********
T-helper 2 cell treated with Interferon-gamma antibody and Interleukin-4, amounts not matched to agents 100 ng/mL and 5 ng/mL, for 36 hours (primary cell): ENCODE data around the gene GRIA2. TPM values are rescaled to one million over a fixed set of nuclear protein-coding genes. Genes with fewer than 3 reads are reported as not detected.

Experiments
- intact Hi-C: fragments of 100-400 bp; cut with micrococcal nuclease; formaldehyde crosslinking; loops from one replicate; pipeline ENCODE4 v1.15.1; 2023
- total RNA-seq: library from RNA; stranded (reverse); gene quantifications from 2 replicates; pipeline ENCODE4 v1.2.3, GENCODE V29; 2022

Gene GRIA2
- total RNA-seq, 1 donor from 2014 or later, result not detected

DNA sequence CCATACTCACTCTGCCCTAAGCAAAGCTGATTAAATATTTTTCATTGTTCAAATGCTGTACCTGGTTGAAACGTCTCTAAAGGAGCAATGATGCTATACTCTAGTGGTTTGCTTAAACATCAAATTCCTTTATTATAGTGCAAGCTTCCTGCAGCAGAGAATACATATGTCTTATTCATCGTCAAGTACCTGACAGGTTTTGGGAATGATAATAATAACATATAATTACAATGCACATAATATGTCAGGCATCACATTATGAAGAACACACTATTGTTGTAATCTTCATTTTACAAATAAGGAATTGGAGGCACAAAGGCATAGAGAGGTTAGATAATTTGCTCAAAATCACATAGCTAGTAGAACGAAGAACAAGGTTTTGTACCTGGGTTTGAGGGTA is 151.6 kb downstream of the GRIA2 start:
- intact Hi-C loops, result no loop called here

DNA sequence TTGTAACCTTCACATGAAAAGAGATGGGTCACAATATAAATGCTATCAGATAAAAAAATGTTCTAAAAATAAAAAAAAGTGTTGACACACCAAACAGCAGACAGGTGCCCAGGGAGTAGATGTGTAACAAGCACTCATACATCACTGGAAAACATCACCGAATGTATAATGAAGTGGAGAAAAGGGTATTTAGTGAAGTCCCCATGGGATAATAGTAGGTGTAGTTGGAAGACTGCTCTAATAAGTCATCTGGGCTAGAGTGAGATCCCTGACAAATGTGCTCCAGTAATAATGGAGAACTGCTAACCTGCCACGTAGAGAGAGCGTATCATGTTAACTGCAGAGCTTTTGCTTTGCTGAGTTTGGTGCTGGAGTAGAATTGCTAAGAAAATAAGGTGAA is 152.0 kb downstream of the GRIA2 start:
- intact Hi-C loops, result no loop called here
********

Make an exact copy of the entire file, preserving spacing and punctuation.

T-helper 2 cell treated with Interferon-gamma antibody and Interleukin-4, amounts not matched to agents 100 ng/mL and 5 ng/mL, for 36 hours (primary cell): ENCODE data around the gene GRIA2. TPM values are rescaled to one million over a fixed set of nuclear protein-coding genes. Genes with fewer than 3 reads are reported as not detected.

Experiments
- intact Hi-C: fragments of 100-400 bp; cut with micrococcal nuclease; formaldehyde crosslinking; loops from one replicate; pipeline ENCODE4 v1.15.1; 2023
- total RNA-seq: library from RNA; stranded (reverse); gene quantifications from 2 replicates; pipeline ENCODE4 v1.2.3, GENCODE V29; 2022

Gene GRIA2
- total RNA-seq, 1 donor from 2014 or later, result not detected

DNA sequence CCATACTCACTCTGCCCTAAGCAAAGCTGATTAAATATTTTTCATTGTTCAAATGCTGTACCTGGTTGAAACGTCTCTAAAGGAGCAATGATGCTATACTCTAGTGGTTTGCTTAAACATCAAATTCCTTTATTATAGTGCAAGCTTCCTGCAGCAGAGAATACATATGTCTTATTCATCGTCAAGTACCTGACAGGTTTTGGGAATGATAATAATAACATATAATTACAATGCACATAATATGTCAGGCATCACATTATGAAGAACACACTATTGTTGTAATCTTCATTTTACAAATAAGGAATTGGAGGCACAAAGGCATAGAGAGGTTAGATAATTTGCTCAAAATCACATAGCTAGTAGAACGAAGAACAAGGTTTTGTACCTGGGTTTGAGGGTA is 151.6 kb downstream of the GRIA2 start:
- intact Hi-C loops, result no loop called here

DNA sequence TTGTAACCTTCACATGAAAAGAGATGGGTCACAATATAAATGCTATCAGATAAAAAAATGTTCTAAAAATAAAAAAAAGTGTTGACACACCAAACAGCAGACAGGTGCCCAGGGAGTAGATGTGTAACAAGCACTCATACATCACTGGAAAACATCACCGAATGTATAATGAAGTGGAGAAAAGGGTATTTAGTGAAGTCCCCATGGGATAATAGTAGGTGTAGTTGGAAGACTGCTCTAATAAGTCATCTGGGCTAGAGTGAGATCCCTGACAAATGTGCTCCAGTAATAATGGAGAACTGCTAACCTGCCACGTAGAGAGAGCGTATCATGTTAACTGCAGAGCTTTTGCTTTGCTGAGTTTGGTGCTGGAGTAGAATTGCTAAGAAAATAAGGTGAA is 152.0 kb downstream of the GRIA2 start:
- intact Hi-C loops, result no loop called here